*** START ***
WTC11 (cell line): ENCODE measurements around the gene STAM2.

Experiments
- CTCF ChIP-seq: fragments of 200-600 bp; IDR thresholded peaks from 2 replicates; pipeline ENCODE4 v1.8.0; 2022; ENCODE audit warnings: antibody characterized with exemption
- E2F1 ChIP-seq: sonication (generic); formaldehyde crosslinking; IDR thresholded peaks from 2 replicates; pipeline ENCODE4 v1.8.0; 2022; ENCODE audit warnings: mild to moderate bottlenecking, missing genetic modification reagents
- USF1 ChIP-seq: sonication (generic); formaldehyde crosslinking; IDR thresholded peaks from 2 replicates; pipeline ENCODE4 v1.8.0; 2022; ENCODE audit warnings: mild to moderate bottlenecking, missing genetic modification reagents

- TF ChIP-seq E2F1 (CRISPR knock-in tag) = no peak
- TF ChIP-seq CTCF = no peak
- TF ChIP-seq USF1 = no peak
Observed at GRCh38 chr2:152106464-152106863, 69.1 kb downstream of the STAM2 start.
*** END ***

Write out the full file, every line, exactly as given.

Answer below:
WTC11 (cell line): ENCODE measurements around the gene STAM2.

Experiments
- CTCF ChIP-seq: fragments of 200-600 bp; IDR thresholded peaks from 2 replicates; pipeline ENCODE4 v1.8.0; 2022; ENCODE audit warnings: antibody characterized with exemption
- E2F1 ChIP-seq: sonication (generic); formaldehyde crosslinking; IDR thresholded peaks from 2 replicates; pipeline ENCODE4 v1.8.0; 2022; ENCODE audit warnings: mild to moderate bottlenecking, missing genetic modification reagents
- USF1 ChIP-seq: sonication (generic); formaldehyde crosslinking; IDR thresholded peaks from 2 replicates; pipeline ENCODE4 v1.8.0; 2022; ENCODE audit warnings: mild to moderate bottlenecking, missing genetic modification reagents

- TF ChIP-seq E2F1 (CRISPR knock-in tag) = no peak
- TF ChIP-seq CTCF = no peak
- TF ChIP-seq USF1 = no peak
Observed at GRCh38 chr2:152106464-152106863, 69.1 kb downstream of the STAM2 start.